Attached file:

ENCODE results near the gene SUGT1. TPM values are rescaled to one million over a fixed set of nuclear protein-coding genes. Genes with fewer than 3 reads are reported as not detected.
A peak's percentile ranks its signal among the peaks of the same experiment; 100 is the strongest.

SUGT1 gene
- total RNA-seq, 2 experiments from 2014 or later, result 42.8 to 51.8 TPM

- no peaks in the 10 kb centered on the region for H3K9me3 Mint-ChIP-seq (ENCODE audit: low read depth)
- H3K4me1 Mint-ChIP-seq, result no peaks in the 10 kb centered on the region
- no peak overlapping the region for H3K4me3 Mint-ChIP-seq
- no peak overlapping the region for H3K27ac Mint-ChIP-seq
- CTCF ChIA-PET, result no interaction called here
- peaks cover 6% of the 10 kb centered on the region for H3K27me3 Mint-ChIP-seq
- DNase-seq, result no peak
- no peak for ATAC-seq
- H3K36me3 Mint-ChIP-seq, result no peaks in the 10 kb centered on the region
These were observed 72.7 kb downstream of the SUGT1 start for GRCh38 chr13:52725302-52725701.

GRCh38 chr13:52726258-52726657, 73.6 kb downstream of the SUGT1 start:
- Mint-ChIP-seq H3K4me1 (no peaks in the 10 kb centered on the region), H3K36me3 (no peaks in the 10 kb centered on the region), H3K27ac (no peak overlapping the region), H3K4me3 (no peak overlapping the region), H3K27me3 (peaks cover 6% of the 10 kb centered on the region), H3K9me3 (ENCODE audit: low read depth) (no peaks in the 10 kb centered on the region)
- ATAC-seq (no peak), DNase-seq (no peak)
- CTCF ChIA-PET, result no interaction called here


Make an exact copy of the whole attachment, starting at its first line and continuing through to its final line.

ENCODE results near the gene SUGT1. TPM values are rescaled to one million over a fixed set of nuclear protein-coding genes. Genes with fewer than 3 reads are reported as not detected.
A peak's percentile ranks its signal among the peaks of the same experiment; 100 is the strongest.

SUGT1 gene
- total RNA-seq, 2 experiments from 2014 or later, result 42.8 to 51.8 TPM

- no peaks in the 10 kb centered on the region for H3K9me3 Mint-ChIP-seq (ENCODE audit: low read depth)
- H3K4me1 Mint-ChIP-seq, result no peaks in the 10 kb centered on the region
- no peak overlapping the region for H3K4me3 Mint-ChIP-seq
- no peak overlapping the region for H3K27ac Mint-ChIP-seq
- CTCF ChIA-PET, result no interaction called here
- peaks cover 6% of the 10 kb centered on the region for H3K27me3 Mint-ChIP-seq
- DNase-seq, result no peak
- no peak for ATAC-seq
- H3K36me3 Mint-ChIP-seq, result no peaks in the 10 kb centered on the region
These were observed 72.7 kb downstream of the SUGT1 start for GRCh38 chr13:52725302-52725701.

GRCh38 chr13:52726258-52726657, 73.6 kb downstream of the SUGT1 start:
- Mint-ChIP-seq H3K4me1 (no peaks in the 10 kb centered on the region), H3K36me3 (no peaks in the 10 kb centered on the region), H3K27ac (no peak overlapping the region), H3K4me3 (no peak overlapping the region), H3K27me3 (peaks cover 6% of the 10 kb centered on the region), H3K9me3 (ENCODE audit: low read depth) (no peaks in the 10 kb centered on the region)
- ATAC-seq (no peak), DNase-seq (no peak)
- CTCF ChIA-PET, result no interaction called here